Via Sully, I find this fascinating article on race and IQ. Read both pages, as the second gets into why environment is important.
I’ve been thinking about this subject for some time. Here are some random thoughts.
No matter how you twist the data, someone with a low IQ doesn’t necessarily have it because of genetics. There are a number of environmental factors that have proven connections to IQ and it seems most of them are negative (and far more prevalent among blacks). Malnutrition, illness, neglect, drugs and poor education can all drive IQ down. These are not factors passed on to children — well, at least not in their genes. The Flynn Effect, the sharp rise in western IQs over the last century, is clearly environmental (and larger than the present black-white IQ gap). Evolution doesn’t work that fast.
Moreover, the drive to reproduce and create a new generation is, in my mind, a far more important characteristic than intelligence. What good is having a high IQ if you can’t pass it on? People complain about the fertility-intelligence anti-correlation. I complain about it all the time when I go to social functions and find I am the only scientist who has spawned. But in a way, this is nature telling us something important — high intelligence (as opposed to slightly above average) isn’t a survival characteristic. If it were, high IQ people would have more kids.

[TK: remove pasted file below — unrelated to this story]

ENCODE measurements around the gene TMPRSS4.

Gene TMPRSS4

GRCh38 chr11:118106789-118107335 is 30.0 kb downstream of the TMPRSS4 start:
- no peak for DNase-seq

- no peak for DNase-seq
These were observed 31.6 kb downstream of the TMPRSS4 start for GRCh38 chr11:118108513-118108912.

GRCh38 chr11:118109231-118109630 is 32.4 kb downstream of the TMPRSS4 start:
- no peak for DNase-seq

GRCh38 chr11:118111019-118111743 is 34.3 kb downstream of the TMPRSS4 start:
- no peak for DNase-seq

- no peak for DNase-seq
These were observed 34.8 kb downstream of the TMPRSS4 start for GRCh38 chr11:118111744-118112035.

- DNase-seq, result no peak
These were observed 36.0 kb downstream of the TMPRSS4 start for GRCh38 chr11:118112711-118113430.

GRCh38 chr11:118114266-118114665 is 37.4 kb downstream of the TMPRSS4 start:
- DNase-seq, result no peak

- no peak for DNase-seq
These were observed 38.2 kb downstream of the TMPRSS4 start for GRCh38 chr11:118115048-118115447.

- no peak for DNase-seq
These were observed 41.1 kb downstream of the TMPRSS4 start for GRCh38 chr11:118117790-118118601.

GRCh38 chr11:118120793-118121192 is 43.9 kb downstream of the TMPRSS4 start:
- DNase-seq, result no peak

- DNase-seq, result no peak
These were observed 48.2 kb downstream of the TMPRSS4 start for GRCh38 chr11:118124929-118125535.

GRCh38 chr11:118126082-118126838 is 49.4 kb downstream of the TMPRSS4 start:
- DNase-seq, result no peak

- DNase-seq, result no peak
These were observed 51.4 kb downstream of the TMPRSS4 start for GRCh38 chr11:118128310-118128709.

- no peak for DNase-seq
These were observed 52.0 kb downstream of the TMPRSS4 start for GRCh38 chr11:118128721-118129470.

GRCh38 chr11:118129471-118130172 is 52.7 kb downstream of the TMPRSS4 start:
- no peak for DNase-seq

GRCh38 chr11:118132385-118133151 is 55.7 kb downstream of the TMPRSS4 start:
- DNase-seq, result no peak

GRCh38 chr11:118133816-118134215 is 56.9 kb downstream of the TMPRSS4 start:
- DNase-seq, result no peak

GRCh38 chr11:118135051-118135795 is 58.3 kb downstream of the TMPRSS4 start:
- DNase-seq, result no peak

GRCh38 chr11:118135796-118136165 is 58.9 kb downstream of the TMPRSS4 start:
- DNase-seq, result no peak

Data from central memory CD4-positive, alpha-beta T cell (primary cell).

Update: RPL points out, quite correctly, that the opportunity cost of having children is higher for high-IQ people. Agreed. But that opportunity cost is lower than it has ever been. And the reason for not having kids that I hear most often has nothing to do with career, but lifestyle.
It would be interesting to compare the career achievement of high-IQ people with kids to those of high-IQ people without. My personal experience is that my work ethic improved after having a kid. Others’ mileage my vary.
Update: One thing I thought I’d ad: IQ can only get you so far. I work in a high-IQ profession and it’s my experience that smartness helps, but had work and perseverance are the deciding factors. Progress in science, especially, is driven more toil than flashes of inspiration. What was it Edison said about invention?
Always remember, Charles Darwin didn’t have a high IQ. And he glimpsed the inner workings of the world — through years and years of hard work.